The nasal septum is the wall that divides the inside of the nose into a left
airway and a right airway. When the septum doesn't sit in the middle, it
can obstruct airflow through the nose instead of guiding the airflow. We
then call it a "deviated septum," and that deviated or crooked septum
can be straightened during a rhinoplasty.
Most commonly, the deviation of the septum cannot be seen from the outside of
the nose. The deviation that obstructs the airflow is deeper inside the
nose, where you can't see it. This patient's septum was so bad that you
could see it before surgery.
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Is It Possible to Make a Nose Shorter and Less Bulbous with Rhinoplasty?
I have a long nose with a bump and a big tip which I would really like to correct. Is there a way to correct all of these problems at once?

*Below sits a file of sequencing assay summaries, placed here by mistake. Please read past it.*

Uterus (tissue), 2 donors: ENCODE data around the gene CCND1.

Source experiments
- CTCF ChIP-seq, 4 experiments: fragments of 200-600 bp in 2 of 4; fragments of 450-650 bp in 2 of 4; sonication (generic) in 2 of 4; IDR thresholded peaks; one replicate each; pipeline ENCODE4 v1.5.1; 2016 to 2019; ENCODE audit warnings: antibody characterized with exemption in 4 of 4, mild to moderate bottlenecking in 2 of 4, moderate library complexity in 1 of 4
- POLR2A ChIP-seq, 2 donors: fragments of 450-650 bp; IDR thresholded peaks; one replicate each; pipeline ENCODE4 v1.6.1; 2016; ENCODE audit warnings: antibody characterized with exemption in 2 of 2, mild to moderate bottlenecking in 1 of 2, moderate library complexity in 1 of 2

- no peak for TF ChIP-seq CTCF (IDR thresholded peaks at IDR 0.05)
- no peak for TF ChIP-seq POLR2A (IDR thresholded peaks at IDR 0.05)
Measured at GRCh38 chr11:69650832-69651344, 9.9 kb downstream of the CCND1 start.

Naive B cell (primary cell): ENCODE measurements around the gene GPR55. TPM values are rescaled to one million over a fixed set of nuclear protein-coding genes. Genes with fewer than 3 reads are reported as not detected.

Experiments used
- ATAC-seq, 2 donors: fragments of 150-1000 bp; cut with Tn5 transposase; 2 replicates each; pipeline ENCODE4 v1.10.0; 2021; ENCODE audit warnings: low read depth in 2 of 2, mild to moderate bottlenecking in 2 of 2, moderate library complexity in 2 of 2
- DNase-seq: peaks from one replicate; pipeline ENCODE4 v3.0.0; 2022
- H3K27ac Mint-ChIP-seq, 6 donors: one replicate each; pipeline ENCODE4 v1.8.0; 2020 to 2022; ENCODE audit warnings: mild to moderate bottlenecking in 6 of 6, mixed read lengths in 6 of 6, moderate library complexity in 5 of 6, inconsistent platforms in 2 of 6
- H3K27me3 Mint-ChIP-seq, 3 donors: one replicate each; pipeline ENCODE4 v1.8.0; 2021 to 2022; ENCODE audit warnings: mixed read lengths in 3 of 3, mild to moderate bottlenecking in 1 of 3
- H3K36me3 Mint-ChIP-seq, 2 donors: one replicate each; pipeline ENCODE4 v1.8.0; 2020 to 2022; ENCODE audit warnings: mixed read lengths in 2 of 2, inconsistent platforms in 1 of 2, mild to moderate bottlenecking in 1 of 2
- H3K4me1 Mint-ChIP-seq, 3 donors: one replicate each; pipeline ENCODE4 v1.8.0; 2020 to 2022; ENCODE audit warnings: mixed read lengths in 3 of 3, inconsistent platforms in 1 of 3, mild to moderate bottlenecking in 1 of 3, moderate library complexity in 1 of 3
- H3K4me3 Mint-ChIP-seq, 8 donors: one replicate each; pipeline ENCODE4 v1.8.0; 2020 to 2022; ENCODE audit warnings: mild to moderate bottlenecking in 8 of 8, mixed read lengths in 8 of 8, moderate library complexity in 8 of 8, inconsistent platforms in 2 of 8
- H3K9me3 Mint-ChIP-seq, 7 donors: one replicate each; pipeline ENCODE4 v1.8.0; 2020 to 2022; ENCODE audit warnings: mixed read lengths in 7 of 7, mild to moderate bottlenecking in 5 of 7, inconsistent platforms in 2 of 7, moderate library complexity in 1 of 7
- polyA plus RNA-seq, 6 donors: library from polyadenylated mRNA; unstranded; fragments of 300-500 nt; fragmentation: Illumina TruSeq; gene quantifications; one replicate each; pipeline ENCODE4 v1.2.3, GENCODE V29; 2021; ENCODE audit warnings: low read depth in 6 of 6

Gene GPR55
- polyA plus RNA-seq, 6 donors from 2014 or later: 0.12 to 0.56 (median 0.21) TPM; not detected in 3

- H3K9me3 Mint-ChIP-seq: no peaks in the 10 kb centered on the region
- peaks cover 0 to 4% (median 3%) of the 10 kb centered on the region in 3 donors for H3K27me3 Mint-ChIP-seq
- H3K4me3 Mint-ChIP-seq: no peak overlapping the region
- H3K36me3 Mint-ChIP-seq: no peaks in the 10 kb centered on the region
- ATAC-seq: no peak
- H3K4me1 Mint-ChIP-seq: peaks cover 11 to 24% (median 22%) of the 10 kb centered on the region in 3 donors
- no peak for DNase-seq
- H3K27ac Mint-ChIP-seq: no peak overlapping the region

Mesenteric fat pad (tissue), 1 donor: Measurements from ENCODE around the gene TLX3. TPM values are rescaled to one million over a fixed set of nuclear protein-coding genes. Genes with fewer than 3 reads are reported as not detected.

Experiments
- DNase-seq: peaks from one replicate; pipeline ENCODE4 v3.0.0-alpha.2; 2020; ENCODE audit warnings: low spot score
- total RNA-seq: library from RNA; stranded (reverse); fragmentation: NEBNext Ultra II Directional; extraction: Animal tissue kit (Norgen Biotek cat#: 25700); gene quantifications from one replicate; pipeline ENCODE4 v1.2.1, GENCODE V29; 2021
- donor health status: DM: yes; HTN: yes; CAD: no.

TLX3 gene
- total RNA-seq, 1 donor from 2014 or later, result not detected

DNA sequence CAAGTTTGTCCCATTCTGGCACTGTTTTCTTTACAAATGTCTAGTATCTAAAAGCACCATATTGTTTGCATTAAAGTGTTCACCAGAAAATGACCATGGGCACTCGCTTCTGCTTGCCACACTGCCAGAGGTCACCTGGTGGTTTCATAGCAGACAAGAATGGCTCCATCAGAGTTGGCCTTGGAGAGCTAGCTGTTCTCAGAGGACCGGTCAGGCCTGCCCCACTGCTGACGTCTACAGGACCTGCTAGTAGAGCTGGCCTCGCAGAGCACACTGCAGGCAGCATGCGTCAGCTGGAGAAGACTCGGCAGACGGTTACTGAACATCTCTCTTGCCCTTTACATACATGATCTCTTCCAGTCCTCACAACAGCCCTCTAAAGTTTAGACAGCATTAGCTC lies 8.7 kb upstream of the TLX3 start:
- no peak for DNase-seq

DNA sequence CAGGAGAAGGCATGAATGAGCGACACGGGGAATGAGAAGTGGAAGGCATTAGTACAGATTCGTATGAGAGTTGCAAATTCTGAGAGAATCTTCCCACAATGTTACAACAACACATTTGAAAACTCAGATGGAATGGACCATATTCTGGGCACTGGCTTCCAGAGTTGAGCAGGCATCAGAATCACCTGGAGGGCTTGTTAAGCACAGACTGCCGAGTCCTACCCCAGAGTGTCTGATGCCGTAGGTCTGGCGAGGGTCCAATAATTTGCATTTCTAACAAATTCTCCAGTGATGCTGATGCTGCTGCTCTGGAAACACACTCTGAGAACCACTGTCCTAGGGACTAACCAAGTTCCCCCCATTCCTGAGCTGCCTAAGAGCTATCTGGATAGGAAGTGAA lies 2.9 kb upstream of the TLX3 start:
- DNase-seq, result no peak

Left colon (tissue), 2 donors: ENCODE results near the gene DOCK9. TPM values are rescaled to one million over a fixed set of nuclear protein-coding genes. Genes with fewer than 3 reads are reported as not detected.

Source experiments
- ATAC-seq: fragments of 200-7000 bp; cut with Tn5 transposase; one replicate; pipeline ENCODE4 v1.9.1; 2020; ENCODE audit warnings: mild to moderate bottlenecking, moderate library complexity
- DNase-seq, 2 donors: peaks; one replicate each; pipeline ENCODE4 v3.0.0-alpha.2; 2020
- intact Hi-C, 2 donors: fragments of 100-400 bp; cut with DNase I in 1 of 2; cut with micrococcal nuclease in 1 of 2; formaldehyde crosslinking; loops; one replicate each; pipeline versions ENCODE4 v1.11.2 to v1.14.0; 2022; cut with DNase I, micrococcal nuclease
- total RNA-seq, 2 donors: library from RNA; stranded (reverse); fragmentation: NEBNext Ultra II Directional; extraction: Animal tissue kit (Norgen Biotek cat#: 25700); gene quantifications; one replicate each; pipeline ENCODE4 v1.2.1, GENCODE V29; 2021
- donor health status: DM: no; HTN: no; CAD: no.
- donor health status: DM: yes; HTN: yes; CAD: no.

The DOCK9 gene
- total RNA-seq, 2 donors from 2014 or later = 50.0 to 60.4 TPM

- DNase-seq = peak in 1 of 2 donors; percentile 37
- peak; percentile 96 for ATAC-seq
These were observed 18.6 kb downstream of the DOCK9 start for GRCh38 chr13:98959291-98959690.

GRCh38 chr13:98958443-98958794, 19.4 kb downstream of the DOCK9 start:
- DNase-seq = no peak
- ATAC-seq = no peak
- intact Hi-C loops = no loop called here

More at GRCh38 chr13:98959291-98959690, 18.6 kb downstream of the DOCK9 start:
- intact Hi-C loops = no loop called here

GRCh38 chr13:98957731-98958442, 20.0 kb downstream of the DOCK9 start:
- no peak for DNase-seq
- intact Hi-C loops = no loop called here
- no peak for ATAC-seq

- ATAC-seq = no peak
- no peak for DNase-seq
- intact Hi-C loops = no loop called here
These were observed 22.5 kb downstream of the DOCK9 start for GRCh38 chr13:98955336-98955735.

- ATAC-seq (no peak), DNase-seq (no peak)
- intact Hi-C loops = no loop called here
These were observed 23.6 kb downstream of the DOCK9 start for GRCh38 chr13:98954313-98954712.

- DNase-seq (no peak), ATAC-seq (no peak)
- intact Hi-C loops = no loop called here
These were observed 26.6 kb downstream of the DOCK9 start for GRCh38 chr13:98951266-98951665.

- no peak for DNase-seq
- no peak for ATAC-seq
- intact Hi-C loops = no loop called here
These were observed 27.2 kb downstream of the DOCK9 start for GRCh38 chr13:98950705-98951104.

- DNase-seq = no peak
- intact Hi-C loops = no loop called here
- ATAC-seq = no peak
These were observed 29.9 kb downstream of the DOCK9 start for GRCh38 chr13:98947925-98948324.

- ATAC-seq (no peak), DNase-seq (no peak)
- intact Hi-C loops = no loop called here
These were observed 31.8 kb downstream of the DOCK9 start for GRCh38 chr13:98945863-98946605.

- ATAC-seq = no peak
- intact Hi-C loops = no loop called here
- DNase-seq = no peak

(Questioner submitted photos)
Dr. Denenberg's answer: Your nose is more projecting than it is long
Hi. You have a nose that is strong in its forward projection away from the face. Lessening that strength is called "deprojecting" the nose.
"Length" is the measurement of the nose from where it begins between the eyes, down the bridge of the nose to the tip. So a nose with a droopy tip is "long," but Pinocchio had a "projecting" nose.
Deprojecting a nose involves complicated techniques on the tip cartilages, because it is those tip cartilages that hold the tip out away from your face. Be sure to see before and after photos of other patients whose noses were deprojected by the surgeon you are considering using, so you can see that he knows how to do this operation.
Link to this question on RealSelf.com